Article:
deep in ground; like
the birth of thought while attending
a tree.

I like the idea of
resurrection as a
surreptitious inversion upending
trumpets, and triumph, and spectacle –
life sneaking out of death, a tiptoe
no-one knows is there… until
they do and then it disappears like
a shiver down your back, like
a déjà vu arresting you, like
dawn’s glow, spring grass’s green, comet crossing sky:
my eye sees, and then it doesn’t, and then it sees differently.

I like to think that the resurrection is everywhere
because it was first there, silently.

Holy Rain

The rain is soft outside my
window this late night, this early morning,
this liminal time. And sleep? It
sits at the edge of the room. It
hovers over my head. It
is phantasmal, appearing dimly, still
beyond reach, mirroring my failed grasp of
You – You, slipping through my fingers as if my
digits were made of space, as they are.
You will not be held, even while
You hold me, mold me, move me in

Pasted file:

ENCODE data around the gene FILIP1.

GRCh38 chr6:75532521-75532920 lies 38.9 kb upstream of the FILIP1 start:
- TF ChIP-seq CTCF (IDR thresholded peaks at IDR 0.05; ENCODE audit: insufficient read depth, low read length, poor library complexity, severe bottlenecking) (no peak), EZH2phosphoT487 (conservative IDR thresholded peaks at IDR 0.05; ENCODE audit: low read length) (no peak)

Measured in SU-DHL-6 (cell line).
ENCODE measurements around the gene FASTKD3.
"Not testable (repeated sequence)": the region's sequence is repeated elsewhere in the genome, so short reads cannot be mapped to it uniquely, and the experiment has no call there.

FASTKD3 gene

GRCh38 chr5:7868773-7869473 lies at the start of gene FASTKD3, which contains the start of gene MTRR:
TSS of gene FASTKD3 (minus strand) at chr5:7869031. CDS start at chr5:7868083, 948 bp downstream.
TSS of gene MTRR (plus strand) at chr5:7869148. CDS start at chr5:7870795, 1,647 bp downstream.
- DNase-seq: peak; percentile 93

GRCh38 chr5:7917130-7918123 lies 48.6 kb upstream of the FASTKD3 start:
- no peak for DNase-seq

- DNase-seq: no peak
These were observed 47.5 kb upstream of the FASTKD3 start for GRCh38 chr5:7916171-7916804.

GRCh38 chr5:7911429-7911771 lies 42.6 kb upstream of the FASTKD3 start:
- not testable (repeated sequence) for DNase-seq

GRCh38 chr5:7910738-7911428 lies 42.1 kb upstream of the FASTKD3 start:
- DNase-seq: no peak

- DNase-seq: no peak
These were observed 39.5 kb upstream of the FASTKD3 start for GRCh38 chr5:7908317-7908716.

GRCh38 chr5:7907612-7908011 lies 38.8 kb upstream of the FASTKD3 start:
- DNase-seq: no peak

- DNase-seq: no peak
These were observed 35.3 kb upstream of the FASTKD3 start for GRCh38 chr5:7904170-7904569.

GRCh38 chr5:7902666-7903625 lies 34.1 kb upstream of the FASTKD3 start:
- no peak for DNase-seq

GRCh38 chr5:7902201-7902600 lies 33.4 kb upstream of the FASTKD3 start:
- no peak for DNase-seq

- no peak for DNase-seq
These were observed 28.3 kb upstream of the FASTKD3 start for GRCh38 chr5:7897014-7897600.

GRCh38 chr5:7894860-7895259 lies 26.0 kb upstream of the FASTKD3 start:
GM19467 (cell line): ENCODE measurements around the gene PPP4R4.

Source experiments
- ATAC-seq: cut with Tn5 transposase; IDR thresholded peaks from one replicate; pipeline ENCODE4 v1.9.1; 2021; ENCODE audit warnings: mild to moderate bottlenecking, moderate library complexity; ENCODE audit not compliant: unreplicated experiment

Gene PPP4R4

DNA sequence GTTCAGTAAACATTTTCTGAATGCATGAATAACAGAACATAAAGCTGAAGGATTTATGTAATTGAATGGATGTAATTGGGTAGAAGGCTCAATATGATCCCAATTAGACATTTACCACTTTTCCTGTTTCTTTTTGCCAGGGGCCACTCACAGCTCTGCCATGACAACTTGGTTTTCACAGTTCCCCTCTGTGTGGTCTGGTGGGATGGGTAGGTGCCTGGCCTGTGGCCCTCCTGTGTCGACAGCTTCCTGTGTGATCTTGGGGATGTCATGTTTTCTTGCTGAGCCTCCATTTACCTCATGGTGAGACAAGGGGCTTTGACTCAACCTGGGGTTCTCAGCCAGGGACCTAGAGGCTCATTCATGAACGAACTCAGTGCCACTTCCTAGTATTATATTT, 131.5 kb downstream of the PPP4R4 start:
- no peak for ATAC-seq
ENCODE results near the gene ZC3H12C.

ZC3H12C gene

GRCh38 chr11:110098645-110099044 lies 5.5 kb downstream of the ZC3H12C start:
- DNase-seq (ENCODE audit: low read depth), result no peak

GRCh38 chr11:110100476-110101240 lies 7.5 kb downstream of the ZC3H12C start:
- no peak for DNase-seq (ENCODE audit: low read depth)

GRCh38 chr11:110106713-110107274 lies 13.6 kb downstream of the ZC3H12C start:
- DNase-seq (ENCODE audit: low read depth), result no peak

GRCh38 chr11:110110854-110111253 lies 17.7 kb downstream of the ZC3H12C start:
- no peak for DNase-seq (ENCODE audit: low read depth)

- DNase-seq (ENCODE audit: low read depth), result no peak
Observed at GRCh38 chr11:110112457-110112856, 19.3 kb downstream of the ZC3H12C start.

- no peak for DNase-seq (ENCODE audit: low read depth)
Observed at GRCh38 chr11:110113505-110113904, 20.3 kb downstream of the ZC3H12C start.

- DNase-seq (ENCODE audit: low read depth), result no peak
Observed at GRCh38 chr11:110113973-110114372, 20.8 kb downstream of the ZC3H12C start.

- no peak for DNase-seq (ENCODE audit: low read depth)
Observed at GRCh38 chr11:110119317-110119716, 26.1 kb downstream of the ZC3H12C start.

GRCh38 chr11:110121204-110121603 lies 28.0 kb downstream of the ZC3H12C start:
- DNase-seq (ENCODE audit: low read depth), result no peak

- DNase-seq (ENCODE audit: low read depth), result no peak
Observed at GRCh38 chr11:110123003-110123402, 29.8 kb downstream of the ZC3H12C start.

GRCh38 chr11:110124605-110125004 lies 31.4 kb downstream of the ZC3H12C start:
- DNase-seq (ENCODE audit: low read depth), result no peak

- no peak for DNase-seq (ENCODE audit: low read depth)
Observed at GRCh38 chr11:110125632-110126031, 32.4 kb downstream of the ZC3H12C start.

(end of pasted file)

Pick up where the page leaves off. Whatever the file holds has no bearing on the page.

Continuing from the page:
Your gaze: piercing, precise, and so
painfully close but never close
enough. I melt into desire and become
one with the rain outside my window:
falling on You,
through You,
with You.

Akin to Earth

Yesterday was the spring equinox. It was a glorious and gorgeous day and although a good bit of it was spent inside marking, at one point my wife came in to pull me out to see snow drops raising their holy hooded heads from the ground. I wandered over to the corner of the yard to see how my little bur oak tree is doing, and bending down I could see some buds starting to form on it. Walking back to the house, I notice our backyard maple tree crying sweet tears of joy at the turning of the earth towards the sun. Everything seemed to be waking up.